OE

This is the part about AiMesh that I seek to better understand. To carry on your analogy, I have apple, orange, and pear. In AiMesh, does each fruit bring the best of itself to the party? The 86 has a better CPU and possibly more patches when compared to 88 or 5300, which makes it an ideal root AP. In this scenario, will the 5300, as a participating node, still provide two 5Ghz networks?

Notwithstanding the reliability or effectiveness of SmartConnect, I plan to test it and see how well it works. Restating the above, with AiMesh and SC interoperating among 86 (as root), 88, and 5300, will it fully utilize each of the device's unique hardware advantages? That is, 86 being leveraged as the best mesh "processor" and offering 3x3, 88 offering 4x4, and 5300 offering two 5Ghz, etc.?

I would hope that AiMesh would operate as I imagined. It would be silly to only be able to use the 5300's two 5Ghz if it were the mesh root, or enjoy the 88's 4x4 if it were the root. With SC, one would hope that the client will be steered to the best 5Ghz network.

Your point about not adding more network than required is well heeded. These are more academic questions to better understand how AiMesh works among disparate hardware and how to best leverage each node's capabilities--assuming, for example, that the two 5Ghz can be a benefit to my setup as well as the faster CPU of the 86, 4x4 of the 88.

I'd appreciate your thoughts, OE.
 

snovvman

Occasional Visitor
The best router is the RT-AC86U. This should be your main. If you decide to stick with this mix of routers.

To get the most out of the remaining hardware, you may have to use them in AP mode (and not in AiMesh), to be able to fully use all the bands.

What I would suggest if possible? Buy 2x or 3x RT-AX68U or RT-AX86U's instead and sell what you now have. Only unbox and test them as needed (2x of the above may be all that is needed with proper location placement).

Report - 2x RT-AX68U upgrade over 2x RT-AC86U in wireless backhaul mode

And as @OzarkEdge mentions, do not overdo it with the WiFi. Less is more.

Thank you, @L&LD. I was replying to @OzarkEdge before seeing your post. Please see my post above as there is relevance to your comments. I have dedicated router and firewall, so the Asus devices will only be used as APs. Are you saying that if I use the 86 as the root mesh, the second band on the 5300 will be disabled? I assume that each device will still offer its maximum streams regardless of which one is the root?

Once you read my post above and consider my question posed here, please let me know what you think.

Many thanks.
 

anonimo

Occasional Visitor
When I went to setup my home network I started with an RT-AC5300 as it had the widest coverage offered at the time (few year ago). I figured I’d see what it would do, then purchase what else may be needed to cover my entire house. The RT-AC5300, centrally located, covered the entire house so an AIMesh wasn’t needed at all. Surprising since my house contains two large internal adobe (radio-blocking chicken-wire/plaster covered) walls.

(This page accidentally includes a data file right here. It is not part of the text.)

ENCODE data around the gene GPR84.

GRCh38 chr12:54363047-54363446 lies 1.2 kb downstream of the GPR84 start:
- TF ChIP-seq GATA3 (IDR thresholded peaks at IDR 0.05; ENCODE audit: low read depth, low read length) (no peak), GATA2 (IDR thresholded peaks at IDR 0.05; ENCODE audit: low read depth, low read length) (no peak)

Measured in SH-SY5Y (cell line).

Since less Wi-Fi is more, I’d try the tri-band RT-AC5300 by itself and if that doesn’t cover the entire house try the dual-band RT-AC88U as they’re noted as having similar [~5000sqft] coverage. That may be all you require. If not, those are the two routers to use on an AIMesh.

(Note that a 2.4GHz band is more than sufficient for WiFi lights, cameras, TV, etc.)
 

OzarkEdge

Part of the Furniture
This is the part about AiMesh that I seek to better understand. To carry on your analogy, I have apple, orange, and pear. In AiMesh, does each fruit bring the best of itself to the party?

No, discrete boxes generally do not integrate into a comprehensive system. AiMesh is more likely to shed individual box functionality to make the integration of varied hardware and firmware into some sort of 'system' possible. Generally speaking, this is one part of the AiMesh development/marketing challenge, imo. Another is WiFi in general... radio is hard.

And with so many variables in play, you pretty much have to try it to be sure of how it will operate... today... with any given hardware and firmware.

The 86 has a better CPU and possibly more patches when compared to 88 or 5300, which makes it an ideal root AP. In this scenario, will the 5300, as a participating node, still provide two 5Ghz networks?

I don't recall what others have reported regarding this... it's possible you may need to use wired APs (no AiMesh) to have the third band on nodes. You can test this in minutes on your end.

Given WiFi5 AC product, one school of thought is to prefer wired dual-band nodes... this gives you a robust wired backhaul and does not squeeze an unnecessary 2nd WLAN onto the already channel- and DFS-constrained 5.0 band. This would be my approach... stick to what is practical... subject to any unique requirements, of course... unique in that you really need a specific solution and are not just trying to collect as many bells and whistles as you can because you assume it will be "better"... it will likely not be "better".

Notwithstanding the reliability or effectiveness of SmartConnect, I plan to test it and see how well it works. Restating the above, with AiMesh and SC interoperating among 86 (as root), 88, and 5300, will it fully utilize each of the device's unique hardware advantages? That is, 86 being leveraged as the best mesh "processor" and offering 3x3, 88 offering 4x4, and 5300 offering two 5Ghz, etc.?

SC is supported on each of your boxes, so you can try using SC with same SSIDs. SC is node band steering... clients are 'encouraged' to connect to the best band/signal. SC has little to do with how AiMesh chooses to integrate discrete routers into a so-called "mesh system", so nothing much to do with fully utilizing each device's unique hardware advantages.

I would hope that AiMesh would operate as I imagined. It would be silly to only be able to use the 5300's two 5Ghz if it were the mesh root, or enjoy the 88's 4x4 if it were the root. With SC, one would hope that the client will be steered to the best 5Ghz network.

Imagine and hope, but I suggest you get going on trying things out and revisit this thought after you've realized/learned a few things.

Your point about not adding more network than required is well heeded. These are more academic questions to better understand how AiMesh works among disparate hardware and how to best leverage each node's capabilities--assuming, for example, that the two 5Ghz can be a benefit to my setup as well as the faster CPU of the 86, 4x4 of the 88.

Rather than hope for and expect the Swiss Army Knife of mesh systems, I suggest you aim to meet your basic networking needs and then take it from there as you go along.

Why do you want two 5.0 WLANs... what need will this satisfy in your application?

OE